Countdown: Bruins, Blake Wheeler and Montreal's big problem

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<a class="link rapid-noclick-resp" href="/nhl/players/4261/" data-ylk="slk:Max Pacioretty">Max Pacioretty</a> is the latest victim of the Bergevin regime. (THE CANADIAN PRESS/Graham Hughes)
Max Pacioretty is the latest victim of the Bergevin regime. (THE CANADIAN PRESS/Graham Hughes)

The Countdown is a quick look at some of the big stories in hockey in the last week. This time, we look at the Canadiens’ REAL problem (no hustle, Skip!), maybe making a mistake in Boston, drinkin’, and that bizarre Blake Wheeler deal.

7. Ottawa drama

Just when you thought the Sens might be able to get to training camp without a big flareup of public acrimony over behind-the-scenes nonsense, well, more acrimony over behind-the-scenes nonsense came to light.

This time the sworn testimony of Mike Hoffman’s long-time partner — which may or may not prove anything and certainly isn’t all that different from everything the Ottawa Citizen has been dutifully reprinting for months — came to light thanks to whatever the Canadian version of a FOIA request (FOI-eh? Is that something?) is called.

You can go read it for yourself if you want, but like I said, not much new there. Except to say that hey, just in case you’d forgotten this team is a shambling catastrophe and players are just days away from officially reporting for camp.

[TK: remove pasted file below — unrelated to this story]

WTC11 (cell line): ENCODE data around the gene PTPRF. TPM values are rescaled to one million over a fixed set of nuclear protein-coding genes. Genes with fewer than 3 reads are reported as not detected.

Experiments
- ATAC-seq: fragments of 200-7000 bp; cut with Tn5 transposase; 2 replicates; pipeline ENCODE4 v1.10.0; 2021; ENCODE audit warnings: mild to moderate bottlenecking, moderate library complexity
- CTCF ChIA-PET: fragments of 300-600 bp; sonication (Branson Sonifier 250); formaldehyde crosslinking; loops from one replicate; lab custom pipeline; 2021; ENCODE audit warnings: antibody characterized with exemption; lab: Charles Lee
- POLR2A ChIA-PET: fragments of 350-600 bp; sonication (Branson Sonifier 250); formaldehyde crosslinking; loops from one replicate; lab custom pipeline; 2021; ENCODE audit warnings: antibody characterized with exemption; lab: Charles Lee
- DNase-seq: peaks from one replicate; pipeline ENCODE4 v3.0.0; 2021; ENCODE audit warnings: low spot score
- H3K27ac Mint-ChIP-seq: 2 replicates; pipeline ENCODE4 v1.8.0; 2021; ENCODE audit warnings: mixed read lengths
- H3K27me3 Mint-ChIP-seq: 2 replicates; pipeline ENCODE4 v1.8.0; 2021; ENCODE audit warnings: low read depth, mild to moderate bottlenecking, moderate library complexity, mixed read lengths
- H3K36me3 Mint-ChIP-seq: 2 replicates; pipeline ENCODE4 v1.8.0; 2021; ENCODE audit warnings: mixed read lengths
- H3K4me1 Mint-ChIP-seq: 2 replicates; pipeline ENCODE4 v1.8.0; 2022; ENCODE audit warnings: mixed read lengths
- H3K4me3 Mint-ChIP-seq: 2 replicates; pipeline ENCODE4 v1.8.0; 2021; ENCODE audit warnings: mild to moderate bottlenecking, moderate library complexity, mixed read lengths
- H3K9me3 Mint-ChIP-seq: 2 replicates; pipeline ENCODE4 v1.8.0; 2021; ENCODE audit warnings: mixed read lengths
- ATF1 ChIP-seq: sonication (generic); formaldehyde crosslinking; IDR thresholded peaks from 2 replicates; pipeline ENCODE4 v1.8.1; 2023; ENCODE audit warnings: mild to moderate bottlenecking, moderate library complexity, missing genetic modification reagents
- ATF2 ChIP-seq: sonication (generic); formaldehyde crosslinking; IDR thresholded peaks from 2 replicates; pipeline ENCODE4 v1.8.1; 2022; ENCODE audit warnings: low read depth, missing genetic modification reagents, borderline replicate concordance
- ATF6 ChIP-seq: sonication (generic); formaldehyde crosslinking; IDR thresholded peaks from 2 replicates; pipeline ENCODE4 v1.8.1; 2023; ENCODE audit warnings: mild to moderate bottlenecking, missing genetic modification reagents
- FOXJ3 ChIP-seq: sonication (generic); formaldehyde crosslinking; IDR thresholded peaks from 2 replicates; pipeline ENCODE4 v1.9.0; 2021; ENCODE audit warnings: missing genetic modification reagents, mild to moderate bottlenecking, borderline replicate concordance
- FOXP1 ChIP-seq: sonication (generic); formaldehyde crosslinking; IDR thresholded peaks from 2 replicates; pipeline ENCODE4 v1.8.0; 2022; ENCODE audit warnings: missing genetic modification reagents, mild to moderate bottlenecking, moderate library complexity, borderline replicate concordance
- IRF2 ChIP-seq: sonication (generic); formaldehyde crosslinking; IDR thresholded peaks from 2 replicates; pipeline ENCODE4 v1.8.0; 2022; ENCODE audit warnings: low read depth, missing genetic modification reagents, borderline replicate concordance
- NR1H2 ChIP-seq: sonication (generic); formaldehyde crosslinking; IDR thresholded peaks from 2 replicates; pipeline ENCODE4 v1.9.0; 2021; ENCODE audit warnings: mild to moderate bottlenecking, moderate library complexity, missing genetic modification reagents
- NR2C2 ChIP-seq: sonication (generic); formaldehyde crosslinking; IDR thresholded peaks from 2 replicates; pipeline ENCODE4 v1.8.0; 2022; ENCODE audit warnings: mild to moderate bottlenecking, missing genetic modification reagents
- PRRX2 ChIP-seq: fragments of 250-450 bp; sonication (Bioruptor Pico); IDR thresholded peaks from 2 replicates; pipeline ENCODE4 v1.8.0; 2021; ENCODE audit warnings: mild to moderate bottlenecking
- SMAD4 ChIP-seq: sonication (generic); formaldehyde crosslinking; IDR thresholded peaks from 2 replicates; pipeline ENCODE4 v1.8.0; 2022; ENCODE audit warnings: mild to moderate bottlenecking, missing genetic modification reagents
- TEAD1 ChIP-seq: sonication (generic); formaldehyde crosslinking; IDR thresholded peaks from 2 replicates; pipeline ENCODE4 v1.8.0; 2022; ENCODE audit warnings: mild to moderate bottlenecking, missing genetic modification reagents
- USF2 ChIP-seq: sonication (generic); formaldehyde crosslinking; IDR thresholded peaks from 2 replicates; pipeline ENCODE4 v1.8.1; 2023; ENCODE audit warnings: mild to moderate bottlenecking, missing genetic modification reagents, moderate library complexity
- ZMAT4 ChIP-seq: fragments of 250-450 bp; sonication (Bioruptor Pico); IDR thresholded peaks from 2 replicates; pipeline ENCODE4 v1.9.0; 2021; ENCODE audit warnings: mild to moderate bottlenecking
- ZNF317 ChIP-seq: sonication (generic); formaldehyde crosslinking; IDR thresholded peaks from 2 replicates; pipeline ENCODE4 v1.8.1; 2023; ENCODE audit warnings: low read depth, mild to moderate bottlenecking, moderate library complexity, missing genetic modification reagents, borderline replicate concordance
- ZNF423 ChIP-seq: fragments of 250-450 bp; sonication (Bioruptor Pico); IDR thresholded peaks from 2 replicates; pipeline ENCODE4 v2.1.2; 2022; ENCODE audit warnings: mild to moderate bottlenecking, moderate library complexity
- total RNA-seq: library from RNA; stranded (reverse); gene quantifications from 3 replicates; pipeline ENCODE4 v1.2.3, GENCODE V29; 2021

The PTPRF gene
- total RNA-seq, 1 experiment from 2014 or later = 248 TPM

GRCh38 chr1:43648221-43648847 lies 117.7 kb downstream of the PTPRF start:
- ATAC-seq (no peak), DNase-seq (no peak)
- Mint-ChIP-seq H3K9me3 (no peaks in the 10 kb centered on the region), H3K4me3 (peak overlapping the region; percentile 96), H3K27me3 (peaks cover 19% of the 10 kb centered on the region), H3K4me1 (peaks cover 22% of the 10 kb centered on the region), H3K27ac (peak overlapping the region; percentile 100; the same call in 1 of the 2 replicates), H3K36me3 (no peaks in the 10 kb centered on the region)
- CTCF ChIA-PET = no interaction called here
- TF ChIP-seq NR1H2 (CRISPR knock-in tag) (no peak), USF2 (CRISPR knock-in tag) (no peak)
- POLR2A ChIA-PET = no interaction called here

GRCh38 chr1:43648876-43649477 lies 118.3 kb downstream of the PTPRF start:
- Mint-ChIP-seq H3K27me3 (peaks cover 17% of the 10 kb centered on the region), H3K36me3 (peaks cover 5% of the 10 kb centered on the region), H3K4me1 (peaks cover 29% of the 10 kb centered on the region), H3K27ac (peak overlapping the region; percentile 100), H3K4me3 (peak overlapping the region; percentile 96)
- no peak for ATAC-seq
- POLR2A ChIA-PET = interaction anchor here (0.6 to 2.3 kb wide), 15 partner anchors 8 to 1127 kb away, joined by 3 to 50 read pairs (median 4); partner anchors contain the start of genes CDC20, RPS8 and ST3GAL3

Have a good season!

6. Bad attitude

I was reminded this week that earlier in the summer, Marc Bergevin said part of the big problem with the Canadiens last season was that the team had the wrong attitude all year. Serge Savard went on the radio recently and said that’s as much on management as anyone else.

But I’ll go him one better: Maybe the attitude sucked — if it was a problem at all, which I doubt — because Bergevin has managed the team into the damn ground.

Now that the Max Pacioretty thing seems well and truly unsolvable, revisiting those statements makes you say, “Ah, well then.” Because if this is the kind of drama that goes on over the summer with this club, imagine what happens when they start like 6-11-3.

Like I don’t know how you watch your GM trade away three of the team’s four or five best players over the course of a few years (assuming Pacioretty gets swapped out sooner than later) and go into work every day with any kind of good attitude.

Esprit de corps is hard to maintain when your general is having you rush a machine gun nest with a couple of slingshots and only one medium-sized rock.

5. Breaking up what works

Captain’s practices are underway in Boston and that’s giving the local media plenty to feed on after a long summer away. Two things of note here: A bunch of name-brand Bruins are skipping the team’s trip to China, which by the way is an underrated aspect of why they could struggle this season, and also totally understandable because you don’t want Zdeno Chara and Patrice Bergeron (among others) taking 20-hour travel days.

But the other and more interesting thing was David Pastrnak saying yesterday that he didn’t mind if he was on a line with David Krejci or Patrice Bergeron. Which is insane. First of all, Pastrnak should prefer to be on the line with the guy who’s better and who helped turn him into an offensive juggernaut. That’s for starters.